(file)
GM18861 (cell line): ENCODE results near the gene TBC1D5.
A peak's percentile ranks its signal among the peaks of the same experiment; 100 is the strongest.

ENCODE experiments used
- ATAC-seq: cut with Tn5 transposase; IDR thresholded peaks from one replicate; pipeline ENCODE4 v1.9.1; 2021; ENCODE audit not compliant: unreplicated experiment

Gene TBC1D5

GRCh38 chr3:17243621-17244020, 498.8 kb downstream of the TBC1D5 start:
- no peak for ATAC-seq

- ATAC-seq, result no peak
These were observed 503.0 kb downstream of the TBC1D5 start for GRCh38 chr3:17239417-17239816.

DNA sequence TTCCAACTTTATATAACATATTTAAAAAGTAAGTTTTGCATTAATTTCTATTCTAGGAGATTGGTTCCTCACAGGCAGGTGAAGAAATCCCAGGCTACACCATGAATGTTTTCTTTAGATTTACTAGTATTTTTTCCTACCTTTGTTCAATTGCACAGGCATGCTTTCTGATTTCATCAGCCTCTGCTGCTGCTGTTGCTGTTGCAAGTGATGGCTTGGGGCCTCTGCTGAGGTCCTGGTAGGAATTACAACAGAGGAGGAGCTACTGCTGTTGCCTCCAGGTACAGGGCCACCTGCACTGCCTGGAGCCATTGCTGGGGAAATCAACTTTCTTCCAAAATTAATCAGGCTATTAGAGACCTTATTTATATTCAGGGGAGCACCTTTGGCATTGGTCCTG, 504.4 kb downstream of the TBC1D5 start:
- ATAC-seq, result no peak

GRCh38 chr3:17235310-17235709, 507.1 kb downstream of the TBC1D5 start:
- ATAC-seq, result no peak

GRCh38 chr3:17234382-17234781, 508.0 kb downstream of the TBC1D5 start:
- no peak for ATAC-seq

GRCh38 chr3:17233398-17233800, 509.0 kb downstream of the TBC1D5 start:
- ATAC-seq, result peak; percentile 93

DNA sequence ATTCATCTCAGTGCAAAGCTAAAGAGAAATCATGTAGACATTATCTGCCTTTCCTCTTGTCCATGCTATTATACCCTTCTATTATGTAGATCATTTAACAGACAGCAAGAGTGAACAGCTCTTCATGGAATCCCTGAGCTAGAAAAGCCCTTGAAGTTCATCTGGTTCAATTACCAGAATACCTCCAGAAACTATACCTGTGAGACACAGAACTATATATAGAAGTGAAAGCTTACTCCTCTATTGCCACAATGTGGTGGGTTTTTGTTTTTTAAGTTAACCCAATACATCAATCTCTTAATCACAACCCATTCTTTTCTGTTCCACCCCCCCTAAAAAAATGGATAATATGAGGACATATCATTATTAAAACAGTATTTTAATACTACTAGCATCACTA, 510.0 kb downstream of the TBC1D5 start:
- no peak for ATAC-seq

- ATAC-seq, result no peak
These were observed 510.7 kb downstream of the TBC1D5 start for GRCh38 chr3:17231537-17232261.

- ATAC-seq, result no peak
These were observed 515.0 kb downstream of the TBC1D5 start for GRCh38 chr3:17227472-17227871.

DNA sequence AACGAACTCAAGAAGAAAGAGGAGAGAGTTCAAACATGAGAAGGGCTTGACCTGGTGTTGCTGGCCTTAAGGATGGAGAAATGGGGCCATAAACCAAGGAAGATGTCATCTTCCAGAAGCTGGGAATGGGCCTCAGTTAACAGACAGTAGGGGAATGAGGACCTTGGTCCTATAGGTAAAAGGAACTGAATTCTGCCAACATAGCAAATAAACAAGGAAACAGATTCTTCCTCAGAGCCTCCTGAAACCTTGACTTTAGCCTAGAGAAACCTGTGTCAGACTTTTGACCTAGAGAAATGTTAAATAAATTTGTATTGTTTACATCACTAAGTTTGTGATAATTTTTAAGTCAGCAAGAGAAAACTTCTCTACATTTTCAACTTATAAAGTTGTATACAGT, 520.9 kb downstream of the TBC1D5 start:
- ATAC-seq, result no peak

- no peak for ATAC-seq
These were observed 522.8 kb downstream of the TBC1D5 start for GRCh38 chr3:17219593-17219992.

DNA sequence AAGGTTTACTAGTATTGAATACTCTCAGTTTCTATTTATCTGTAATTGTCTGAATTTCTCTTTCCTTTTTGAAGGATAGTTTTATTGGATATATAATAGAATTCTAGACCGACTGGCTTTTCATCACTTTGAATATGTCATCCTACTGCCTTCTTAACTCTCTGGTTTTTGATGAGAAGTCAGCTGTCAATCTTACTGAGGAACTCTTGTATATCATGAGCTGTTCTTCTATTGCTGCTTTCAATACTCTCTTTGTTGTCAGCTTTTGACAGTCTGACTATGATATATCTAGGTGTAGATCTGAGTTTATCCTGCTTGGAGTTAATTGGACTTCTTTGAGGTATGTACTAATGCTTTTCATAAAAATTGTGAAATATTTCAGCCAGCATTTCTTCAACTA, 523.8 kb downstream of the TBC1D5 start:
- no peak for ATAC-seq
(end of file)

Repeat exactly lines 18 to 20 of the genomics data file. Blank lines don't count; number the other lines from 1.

DNA sequence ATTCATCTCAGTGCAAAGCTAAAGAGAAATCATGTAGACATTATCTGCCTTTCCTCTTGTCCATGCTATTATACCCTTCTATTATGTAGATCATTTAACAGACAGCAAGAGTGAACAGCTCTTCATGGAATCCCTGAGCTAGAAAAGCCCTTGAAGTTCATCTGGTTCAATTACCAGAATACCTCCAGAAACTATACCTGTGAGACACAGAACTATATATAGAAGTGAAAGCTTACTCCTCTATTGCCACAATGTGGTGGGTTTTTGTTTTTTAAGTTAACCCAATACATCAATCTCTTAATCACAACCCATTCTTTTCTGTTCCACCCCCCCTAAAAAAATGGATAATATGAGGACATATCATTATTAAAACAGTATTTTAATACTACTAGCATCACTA, 510.0 kb downstream of the TBC1D5 start:
- no peak for ATAC-seq

- ATAC-seq, result no peak